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Rental reimbursement scheme

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  1. #11

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    I don't think such a high ratio of rent reimbursement to income would pass unnoticed by Inland Revenue.

    Your employer has to exercise proper control over the reimbursement, and part of that control is how the level of reimbursement applies to ranks / position - ie your 34,000 would have to be standard for all employees earning 50k per month, and those in higher positions should be receiving higher rates. I don't think the IR would find such a high level as proper control by the Employer.

    Also, there is an article that says:

    Points to note:

    Where the taxpayer is a high income earner, then applying 10%, 8%, 4% would have a reverse effect as there would then be an excessively high amount calculated as accommodation provided/reimbursed by the employer (evidenced by comparing rental value with actual rent paid on the property). In this case, a notional/rateable value is instead obtained and added as the rental value of the accommodation. This notional/rateable value is found by looking at the assessable value of the property where the employee is residing (the rates notice).
    Also important to note that if your income is set that low, then your bonuses, salary increases will be based on that. So if you get an extra month as bonus, you would receive 29k instead of 50k etc.

    All in, I don't think your plan will pass muster with IR, or indeed your employer.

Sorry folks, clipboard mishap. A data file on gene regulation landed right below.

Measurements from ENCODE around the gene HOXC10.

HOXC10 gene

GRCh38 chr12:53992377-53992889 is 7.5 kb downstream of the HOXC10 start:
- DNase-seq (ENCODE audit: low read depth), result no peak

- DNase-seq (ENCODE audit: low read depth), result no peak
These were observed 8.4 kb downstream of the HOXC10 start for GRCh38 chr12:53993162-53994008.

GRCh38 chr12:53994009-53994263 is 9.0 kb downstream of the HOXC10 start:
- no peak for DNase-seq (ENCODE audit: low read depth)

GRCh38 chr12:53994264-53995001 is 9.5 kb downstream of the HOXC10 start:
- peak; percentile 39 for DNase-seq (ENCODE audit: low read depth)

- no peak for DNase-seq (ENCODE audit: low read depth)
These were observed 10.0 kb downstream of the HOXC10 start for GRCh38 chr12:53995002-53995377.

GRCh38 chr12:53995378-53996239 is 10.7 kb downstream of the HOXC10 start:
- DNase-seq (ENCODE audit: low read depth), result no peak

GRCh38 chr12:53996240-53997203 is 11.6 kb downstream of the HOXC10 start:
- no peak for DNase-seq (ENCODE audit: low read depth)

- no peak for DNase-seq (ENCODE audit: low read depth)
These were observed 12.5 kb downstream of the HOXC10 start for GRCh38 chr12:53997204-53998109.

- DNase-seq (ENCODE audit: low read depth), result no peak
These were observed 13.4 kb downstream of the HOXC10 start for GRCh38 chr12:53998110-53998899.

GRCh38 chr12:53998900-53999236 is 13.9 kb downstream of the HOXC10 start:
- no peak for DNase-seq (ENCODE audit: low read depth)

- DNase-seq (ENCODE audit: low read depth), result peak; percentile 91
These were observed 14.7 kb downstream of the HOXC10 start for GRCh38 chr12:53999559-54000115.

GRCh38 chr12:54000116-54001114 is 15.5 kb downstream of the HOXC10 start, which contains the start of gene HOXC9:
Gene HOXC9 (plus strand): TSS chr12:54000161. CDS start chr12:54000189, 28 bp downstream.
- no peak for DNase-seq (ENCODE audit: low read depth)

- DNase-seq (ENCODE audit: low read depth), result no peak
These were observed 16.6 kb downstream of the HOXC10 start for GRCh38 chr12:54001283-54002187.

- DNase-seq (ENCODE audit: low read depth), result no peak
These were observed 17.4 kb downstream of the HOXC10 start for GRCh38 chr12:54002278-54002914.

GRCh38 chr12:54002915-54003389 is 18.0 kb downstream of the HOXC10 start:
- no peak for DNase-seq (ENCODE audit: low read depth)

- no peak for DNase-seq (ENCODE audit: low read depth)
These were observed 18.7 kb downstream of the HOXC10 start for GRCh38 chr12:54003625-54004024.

Tax Series Part 4 - Hong Kong Housing Benefit | Star Anise
    shri likes this.

  2. #12

    Join Date
    Dec 2013
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    Hong Kong
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    Quote Originally Posted by kimwy66:
    I don't think such a high ratio of rent reimbursement to income would pass unnoticed by Inland Revenue.

    Your employer has to exercise proper control over the reimbursement, and part of that control is how the level of reimbursement applies to ranks / position - ie your 34,000 would have to be standard for all employees earning 50k per month, and those in higher positions should be receiving higher rates. I don't think the IR would find such a high level as proper control by the Employer.

    Also, there is an article that says:



    Also important to note that if your income is set that low, then your bonuses, salary increases will be based on that. So if you get an extra month as bonus, you would receive 29k instead of 50k etc.

    All in, I don't think your plan will pass muster with IR, or indeed your employer.

    Tax Series Part 4 - Hong Kong Housing Benefit | Star Anise
    I don't think that is true. Our rental reimbursement scheme allows any employee to specify the amount they would like for housing allowance and certainly does not penalise bonuses based on it. One month is one month, period. We have never been questioned. The OP needs to see what their own scheme's rules say.